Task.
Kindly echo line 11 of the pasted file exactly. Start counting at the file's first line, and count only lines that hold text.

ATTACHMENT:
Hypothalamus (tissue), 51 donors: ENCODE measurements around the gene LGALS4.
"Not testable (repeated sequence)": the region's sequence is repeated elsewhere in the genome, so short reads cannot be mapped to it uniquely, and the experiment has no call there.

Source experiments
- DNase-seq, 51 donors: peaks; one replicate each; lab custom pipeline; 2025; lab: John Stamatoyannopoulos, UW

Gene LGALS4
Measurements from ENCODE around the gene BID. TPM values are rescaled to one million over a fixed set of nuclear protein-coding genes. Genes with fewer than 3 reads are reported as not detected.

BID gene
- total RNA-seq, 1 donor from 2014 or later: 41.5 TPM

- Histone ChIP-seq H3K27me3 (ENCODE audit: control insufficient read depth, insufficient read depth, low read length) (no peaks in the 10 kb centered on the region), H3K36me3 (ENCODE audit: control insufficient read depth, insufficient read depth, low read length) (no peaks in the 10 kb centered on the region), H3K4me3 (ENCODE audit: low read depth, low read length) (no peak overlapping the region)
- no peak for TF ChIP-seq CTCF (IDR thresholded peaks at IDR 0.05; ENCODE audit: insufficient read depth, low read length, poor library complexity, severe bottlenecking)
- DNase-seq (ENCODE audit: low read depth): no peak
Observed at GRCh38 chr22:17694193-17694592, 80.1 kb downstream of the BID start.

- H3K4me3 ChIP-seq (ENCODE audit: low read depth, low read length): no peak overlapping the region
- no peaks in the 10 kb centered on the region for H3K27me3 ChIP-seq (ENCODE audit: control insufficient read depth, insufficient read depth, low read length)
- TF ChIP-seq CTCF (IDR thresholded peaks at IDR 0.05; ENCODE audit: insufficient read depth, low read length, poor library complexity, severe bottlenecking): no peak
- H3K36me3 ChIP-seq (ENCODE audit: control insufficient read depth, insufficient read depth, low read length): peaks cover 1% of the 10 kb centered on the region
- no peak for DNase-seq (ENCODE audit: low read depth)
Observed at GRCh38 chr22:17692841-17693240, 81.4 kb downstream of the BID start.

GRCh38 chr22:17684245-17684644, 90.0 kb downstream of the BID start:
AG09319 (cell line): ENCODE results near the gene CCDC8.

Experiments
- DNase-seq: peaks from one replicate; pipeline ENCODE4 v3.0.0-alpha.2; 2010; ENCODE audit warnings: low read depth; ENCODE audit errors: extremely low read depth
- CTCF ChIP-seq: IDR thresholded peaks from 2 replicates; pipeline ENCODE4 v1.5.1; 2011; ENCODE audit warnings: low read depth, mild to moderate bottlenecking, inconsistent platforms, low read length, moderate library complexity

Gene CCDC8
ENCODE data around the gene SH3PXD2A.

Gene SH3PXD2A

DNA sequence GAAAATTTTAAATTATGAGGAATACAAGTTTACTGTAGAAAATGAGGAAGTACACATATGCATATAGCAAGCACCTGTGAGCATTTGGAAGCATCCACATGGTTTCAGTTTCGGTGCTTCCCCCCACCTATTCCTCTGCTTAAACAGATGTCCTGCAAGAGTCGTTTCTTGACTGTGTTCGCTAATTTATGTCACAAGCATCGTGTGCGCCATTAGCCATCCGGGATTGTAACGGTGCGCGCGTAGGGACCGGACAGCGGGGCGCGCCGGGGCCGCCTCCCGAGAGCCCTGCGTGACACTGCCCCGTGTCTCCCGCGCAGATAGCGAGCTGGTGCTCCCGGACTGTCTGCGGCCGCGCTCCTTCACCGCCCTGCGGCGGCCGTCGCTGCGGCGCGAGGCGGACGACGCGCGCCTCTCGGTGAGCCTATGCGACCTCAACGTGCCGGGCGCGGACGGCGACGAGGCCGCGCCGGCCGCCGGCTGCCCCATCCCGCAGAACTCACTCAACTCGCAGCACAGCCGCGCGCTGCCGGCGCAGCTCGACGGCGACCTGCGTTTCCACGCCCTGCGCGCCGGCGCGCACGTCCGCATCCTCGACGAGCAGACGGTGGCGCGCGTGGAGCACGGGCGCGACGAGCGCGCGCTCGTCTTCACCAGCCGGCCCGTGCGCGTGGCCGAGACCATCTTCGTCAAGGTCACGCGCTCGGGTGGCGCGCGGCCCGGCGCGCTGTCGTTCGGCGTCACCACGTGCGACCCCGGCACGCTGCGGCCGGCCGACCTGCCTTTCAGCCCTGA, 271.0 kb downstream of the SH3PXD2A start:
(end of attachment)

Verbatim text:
- DNase-seq (ENCODE audit: low read depth): no peak